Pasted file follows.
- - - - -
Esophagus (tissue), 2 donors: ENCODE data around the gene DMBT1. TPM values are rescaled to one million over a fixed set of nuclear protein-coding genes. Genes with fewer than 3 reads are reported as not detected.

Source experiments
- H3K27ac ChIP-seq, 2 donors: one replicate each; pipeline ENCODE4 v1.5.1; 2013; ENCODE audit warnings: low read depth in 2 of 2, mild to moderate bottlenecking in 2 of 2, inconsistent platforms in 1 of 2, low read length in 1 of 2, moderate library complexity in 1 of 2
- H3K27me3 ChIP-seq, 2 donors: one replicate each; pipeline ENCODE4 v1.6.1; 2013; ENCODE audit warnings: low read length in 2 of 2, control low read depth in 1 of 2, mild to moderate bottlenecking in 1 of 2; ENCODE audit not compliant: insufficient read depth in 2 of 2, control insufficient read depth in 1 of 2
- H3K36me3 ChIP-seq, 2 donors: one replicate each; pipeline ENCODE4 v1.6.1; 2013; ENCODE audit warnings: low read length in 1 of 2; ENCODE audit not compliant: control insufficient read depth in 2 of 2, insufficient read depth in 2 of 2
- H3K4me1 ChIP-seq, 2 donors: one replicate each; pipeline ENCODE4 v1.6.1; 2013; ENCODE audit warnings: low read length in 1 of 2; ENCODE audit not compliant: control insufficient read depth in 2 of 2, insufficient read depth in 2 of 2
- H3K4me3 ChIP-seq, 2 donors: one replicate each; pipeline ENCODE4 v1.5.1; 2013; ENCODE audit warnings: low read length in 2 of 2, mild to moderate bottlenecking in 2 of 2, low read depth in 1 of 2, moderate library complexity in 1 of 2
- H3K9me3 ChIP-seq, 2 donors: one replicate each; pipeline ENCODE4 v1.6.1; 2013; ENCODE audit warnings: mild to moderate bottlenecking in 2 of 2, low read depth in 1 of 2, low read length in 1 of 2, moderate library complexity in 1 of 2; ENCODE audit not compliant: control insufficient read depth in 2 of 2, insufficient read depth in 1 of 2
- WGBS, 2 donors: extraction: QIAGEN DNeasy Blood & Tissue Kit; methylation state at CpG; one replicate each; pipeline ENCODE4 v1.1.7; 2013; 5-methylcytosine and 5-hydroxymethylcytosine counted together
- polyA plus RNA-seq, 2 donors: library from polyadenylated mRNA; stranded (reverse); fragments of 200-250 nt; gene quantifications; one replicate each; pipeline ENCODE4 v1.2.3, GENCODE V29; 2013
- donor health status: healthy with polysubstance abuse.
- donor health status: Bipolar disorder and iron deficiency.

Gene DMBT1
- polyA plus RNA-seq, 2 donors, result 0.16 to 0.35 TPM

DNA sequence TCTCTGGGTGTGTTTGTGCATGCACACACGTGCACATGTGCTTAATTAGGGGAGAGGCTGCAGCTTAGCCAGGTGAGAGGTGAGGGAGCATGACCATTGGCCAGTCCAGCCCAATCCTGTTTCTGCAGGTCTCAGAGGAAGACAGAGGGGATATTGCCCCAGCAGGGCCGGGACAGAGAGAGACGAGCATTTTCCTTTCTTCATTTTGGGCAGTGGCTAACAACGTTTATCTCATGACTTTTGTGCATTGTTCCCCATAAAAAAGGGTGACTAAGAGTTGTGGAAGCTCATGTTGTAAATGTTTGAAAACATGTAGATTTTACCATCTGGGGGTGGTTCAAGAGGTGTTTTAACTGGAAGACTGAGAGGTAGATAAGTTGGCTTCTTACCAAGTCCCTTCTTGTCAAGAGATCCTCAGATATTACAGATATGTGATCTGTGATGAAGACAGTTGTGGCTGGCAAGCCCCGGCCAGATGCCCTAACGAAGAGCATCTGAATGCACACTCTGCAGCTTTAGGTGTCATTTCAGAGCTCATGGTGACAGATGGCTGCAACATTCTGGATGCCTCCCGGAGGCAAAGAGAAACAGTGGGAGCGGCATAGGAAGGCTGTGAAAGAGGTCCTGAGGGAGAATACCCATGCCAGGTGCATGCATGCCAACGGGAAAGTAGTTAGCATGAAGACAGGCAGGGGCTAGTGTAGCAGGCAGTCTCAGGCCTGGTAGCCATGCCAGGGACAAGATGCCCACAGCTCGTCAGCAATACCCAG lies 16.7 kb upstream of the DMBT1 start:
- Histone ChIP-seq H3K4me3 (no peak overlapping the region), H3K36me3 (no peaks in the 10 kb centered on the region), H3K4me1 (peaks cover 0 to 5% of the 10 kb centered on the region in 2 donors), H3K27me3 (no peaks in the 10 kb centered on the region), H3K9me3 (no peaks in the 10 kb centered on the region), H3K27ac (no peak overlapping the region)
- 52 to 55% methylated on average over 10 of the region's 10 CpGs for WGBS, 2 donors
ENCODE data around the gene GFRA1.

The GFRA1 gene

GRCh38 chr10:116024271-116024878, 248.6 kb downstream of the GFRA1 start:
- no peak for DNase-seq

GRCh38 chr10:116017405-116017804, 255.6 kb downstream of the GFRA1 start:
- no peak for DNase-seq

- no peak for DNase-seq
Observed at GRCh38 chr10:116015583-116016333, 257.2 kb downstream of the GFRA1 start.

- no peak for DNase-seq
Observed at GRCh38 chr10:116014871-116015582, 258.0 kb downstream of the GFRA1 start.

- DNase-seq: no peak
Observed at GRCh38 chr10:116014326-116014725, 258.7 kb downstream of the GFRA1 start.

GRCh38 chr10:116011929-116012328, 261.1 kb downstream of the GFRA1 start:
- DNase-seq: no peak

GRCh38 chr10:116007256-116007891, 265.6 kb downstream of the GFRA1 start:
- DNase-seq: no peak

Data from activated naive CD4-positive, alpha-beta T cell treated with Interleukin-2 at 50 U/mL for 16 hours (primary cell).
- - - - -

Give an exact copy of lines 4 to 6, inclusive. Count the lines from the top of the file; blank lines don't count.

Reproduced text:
- H3K27me3 ChIP-seq, 2 donors: one replicate each; pipeline ENCODE4 v1.6.1; 2013; ENCODE audit warnings: low read length in 2 of 2, control low read depth in 1 of 2, mild to moderate bottlenecking in 1 of 2; ENCODE audit not compliant: insufficient read depth in 2 of 2, control insufficient read depth in 1 of 2
- H3K36me3 ChIP-seq, 2 donors: one replicate each; pipeline ENCODE4 v1.6.1; 2013; ENCODE audit warnings: low read length in 1 of 2; ENCODE audit not compliant: control insufficient read depth in 2 of 2, insufficient read depth in 2 of 2
- H3K4me1 ChIP-seq, 2 donors: one replicate each; pipeline ENCODE4 v1.6.1; 2013; ENCODE audit warnings: low read length in 1 of 2; ENCODE audit not compliant: control insufficient read depth in 2 of 2, insufficient read depth in 2 of 2